School choice proponents argue that when parents can choose alternative schools, traditional public schools will have to improve. The latest evidence from Indiana seems to support the idea that public schools feel a need to compete.
Indiana Public Media reports that public schools in the state have started to advertise in their communities.
One district hired a communications director because of their private-sector marketing background. Another paid an ad agency more than $160,000 for a marketing campaign that encourages out-of-district families to drive their students into the district. Although the cost was roughly four teachers' salaries, it brought in enough students to cover roughly ten teachers' salaries.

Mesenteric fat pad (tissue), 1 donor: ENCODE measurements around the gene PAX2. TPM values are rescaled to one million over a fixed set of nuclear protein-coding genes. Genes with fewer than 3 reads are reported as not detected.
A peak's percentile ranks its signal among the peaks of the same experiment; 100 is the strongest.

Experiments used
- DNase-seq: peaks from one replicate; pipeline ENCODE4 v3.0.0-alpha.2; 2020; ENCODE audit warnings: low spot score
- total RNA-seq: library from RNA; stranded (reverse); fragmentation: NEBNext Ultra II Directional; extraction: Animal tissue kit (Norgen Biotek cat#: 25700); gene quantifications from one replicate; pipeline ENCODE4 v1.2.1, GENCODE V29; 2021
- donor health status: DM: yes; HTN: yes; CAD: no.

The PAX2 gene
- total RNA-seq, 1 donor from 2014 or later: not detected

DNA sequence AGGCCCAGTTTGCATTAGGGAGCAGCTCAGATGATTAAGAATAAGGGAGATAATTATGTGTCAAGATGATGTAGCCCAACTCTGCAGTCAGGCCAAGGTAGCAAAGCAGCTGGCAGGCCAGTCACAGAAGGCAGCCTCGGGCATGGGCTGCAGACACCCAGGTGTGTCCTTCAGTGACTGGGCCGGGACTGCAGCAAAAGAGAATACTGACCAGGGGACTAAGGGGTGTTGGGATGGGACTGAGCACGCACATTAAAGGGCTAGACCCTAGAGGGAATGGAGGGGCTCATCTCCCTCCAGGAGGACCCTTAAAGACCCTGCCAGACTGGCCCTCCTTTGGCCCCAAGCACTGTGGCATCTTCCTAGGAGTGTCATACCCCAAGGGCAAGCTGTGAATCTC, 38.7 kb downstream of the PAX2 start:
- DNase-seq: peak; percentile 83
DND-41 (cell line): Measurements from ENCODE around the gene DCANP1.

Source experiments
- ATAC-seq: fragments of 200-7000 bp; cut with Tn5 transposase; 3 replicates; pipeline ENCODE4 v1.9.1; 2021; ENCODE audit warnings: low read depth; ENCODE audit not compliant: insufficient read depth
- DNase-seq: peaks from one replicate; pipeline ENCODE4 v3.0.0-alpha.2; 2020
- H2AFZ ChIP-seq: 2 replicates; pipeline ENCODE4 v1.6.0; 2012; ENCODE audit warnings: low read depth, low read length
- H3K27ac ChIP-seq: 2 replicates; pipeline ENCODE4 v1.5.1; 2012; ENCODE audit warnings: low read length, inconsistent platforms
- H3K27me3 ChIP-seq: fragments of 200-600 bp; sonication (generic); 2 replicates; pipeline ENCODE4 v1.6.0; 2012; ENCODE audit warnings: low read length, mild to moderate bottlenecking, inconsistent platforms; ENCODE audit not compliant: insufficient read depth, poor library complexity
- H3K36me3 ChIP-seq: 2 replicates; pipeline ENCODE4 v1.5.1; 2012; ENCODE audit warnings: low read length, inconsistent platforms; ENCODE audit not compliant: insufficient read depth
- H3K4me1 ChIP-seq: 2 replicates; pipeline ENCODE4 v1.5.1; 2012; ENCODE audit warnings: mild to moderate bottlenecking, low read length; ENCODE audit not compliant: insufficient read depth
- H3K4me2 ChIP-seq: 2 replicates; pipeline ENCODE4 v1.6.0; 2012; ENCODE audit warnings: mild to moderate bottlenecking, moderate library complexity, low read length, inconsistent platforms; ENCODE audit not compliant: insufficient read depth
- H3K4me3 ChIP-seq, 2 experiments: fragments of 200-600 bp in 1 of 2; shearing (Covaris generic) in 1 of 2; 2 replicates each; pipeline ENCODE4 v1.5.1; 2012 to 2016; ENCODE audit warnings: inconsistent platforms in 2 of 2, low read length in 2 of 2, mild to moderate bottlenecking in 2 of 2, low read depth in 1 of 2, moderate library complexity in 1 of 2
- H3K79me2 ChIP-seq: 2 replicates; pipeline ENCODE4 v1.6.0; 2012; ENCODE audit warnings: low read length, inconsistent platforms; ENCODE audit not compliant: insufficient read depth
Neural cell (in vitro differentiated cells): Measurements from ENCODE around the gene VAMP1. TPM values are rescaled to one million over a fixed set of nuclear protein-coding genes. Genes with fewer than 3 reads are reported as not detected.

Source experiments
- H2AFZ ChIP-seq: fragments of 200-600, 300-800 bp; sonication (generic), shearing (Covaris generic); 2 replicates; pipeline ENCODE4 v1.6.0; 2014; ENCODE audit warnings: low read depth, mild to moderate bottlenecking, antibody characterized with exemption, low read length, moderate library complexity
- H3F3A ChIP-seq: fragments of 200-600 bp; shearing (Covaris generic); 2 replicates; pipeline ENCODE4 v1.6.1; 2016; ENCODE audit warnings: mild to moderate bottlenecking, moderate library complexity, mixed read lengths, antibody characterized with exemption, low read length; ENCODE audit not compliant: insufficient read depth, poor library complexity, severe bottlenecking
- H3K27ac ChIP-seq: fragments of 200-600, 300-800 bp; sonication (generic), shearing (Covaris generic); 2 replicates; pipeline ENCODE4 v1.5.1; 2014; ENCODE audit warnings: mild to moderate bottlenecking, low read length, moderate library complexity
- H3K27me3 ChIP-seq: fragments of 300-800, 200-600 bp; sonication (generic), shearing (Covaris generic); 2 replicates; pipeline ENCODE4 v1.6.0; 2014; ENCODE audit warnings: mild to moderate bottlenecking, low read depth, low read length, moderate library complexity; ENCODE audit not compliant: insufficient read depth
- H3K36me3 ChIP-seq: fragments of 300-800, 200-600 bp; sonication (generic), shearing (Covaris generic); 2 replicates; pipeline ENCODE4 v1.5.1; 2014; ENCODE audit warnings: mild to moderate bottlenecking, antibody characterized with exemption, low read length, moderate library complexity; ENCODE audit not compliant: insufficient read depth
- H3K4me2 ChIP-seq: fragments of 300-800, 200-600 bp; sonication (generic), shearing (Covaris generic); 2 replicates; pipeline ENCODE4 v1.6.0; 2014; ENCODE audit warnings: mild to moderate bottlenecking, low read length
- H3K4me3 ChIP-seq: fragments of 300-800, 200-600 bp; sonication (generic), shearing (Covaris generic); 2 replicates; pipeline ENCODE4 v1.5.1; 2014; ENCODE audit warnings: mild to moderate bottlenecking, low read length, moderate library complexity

Fort Wayne Community Schools spent $10,000 for 15 billboards this summer. Two new students are all it would take to cover the marketing costs.
The increase in marketing was caused by several school choice changes in the state. Traditional public schools now have to compete with public charter schools and state vouchers that students can use for private school tuition. A legal change also lets students cross public school district borders more easily. At the same time, schools are finding enrollment levels to be more important than ever after changes in the state school funding formula.
In addition to traditional marketing, some districts are sending representatives out into the public to meet with families. It's not just about poaching students from other schools. Some of the efforts focus on getting homeschooled kids back into public schools.
Although marketing alone doesn't mean schools will improve, it does suggest that public schools are responding to the infusion of competition in their districts. And that extra competition can only help peformance.
Jason Russell is a commentary writer for the Washington Examiner.